For those of you who may suffer from pain in your hands or any other disability that prevents you from applying pressure to pencils, I highly recommend trying the Pastelmat paper with the harder cored pencils you may have, this will shine a very new light on your art and hopefully cause you less pain and discomfort.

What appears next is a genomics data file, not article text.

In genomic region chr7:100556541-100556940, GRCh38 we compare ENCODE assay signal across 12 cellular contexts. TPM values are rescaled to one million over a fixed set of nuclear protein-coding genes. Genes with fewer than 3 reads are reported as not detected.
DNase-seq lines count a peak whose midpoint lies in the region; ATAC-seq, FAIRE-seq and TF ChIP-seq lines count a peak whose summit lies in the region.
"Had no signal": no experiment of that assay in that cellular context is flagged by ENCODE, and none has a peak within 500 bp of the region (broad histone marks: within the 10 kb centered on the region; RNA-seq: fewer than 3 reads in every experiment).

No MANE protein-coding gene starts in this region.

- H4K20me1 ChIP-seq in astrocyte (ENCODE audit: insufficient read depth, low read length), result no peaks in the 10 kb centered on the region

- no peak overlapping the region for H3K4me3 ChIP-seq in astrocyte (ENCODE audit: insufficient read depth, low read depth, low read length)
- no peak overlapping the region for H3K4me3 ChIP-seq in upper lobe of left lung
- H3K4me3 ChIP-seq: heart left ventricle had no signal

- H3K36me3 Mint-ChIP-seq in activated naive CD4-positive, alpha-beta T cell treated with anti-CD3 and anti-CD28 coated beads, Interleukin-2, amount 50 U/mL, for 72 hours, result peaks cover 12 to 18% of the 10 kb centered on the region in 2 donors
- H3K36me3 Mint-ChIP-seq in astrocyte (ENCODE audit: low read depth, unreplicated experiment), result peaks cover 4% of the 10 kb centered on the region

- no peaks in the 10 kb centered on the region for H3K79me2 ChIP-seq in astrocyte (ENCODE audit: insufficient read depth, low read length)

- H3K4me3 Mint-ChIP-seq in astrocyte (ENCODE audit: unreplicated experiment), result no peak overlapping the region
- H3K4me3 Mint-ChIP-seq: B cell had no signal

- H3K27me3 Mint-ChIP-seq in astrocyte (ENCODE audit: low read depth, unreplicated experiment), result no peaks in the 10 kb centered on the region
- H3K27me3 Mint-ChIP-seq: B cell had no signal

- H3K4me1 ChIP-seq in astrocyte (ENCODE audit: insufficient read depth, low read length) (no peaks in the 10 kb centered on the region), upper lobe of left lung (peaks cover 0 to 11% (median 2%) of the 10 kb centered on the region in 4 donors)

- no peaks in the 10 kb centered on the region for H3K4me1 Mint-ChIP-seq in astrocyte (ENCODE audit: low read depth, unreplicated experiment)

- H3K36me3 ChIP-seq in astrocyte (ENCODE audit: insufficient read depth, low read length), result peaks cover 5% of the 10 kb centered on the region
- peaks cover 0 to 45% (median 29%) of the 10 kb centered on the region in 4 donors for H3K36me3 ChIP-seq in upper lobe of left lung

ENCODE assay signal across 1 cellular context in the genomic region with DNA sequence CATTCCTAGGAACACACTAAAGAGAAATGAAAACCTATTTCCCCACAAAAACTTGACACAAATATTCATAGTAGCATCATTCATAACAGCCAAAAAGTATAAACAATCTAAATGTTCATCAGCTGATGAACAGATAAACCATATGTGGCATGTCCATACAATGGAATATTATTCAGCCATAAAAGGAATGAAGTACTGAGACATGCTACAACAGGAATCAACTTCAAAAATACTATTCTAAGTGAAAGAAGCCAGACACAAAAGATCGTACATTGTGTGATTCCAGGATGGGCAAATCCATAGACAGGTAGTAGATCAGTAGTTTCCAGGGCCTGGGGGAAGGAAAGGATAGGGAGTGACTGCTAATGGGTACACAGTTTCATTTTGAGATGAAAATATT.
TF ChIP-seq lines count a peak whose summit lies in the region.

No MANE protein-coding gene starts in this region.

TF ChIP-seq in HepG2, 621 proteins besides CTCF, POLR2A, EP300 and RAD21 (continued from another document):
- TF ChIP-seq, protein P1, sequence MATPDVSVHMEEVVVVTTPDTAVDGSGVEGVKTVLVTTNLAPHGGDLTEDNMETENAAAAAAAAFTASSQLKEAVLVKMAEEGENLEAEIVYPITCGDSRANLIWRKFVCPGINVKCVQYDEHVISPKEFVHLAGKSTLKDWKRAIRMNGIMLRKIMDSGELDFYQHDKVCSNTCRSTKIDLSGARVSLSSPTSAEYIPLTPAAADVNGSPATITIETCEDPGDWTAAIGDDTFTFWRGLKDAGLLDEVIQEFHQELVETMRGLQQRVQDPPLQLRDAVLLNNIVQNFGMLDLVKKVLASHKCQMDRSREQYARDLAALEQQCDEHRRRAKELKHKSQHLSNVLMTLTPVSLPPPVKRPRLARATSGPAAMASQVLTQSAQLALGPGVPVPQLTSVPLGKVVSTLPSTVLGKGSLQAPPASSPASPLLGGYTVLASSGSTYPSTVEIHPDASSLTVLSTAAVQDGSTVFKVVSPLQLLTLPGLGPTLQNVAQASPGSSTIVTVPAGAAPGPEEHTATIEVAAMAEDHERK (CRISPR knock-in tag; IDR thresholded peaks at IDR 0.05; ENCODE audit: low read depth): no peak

If there is anything that I have missed, please by all means contact me via social media, email or the comments section below and I will do my very best to reply as soon as possible. Don’t forget you can see some still images of the Rose I completed using the Derwent Artists on Pastelmat by following the link. You can also watch my speed painting video of the Rose or watch my real time demonstrations in my YouTube video review. Thank you all so very much for your support and donations, many of you have left donations which I can’t express my gratitude enough for, all donations go straight back into purchasing art products to review and use as giveaways, thank you all so much.